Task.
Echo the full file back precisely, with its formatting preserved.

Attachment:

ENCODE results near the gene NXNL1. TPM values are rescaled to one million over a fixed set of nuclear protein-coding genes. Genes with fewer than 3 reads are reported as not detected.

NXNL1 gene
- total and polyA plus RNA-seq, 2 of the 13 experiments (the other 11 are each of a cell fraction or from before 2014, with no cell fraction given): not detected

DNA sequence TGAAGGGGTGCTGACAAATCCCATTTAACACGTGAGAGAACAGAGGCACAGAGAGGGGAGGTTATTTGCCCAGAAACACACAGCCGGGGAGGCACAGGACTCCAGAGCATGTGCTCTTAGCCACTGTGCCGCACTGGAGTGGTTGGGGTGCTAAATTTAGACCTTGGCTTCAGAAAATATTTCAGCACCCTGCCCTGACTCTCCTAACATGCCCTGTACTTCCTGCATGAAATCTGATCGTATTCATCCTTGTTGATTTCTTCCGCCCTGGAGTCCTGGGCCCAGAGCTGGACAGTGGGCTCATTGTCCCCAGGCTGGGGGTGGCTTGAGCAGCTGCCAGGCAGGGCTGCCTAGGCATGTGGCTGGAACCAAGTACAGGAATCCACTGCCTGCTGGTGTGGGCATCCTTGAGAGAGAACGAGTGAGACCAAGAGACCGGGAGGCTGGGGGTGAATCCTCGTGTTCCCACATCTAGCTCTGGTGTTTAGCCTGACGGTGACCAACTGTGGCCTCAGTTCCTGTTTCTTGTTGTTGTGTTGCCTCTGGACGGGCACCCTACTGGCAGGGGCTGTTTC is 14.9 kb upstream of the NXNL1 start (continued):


ENCODE results near the gene NXNL1. TPM values are rescaled to one million over a fixed set of nuclear protein-coding genes. Genes with fewer than 3 reads are reported as not detected.

NXNL1 gene
- total and polyA plus RNA-seq, 2 of the 13 experiments (the other 11 are each of a cell fraction or from before 2014, with no cell fraction given): not detected

DNA sequence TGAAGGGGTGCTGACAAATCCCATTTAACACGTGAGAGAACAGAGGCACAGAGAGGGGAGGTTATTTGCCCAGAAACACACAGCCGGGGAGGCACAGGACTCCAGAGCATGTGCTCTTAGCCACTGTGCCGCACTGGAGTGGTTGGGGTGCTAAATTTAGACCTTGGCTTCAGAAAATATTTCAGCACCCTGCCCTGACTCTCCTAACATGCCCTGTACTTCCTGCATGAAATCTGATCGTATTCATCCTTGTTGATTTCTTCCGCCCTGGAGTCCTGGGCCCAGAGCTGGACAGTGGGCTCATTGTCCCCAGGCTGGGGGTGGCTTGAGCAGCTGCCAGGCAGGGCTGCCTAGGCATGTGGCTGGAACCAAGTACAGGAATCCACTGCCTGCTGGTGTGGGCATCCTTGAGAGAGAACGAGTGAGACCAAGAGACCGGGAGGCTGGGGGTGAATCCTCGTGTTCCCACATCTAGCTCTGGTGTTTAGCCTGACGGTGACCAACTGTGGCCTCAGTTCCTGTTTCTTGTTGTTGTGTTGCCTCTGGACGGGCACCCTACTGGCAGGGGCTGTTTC is 14.9 kb upstream of the NXNL1 start (continued):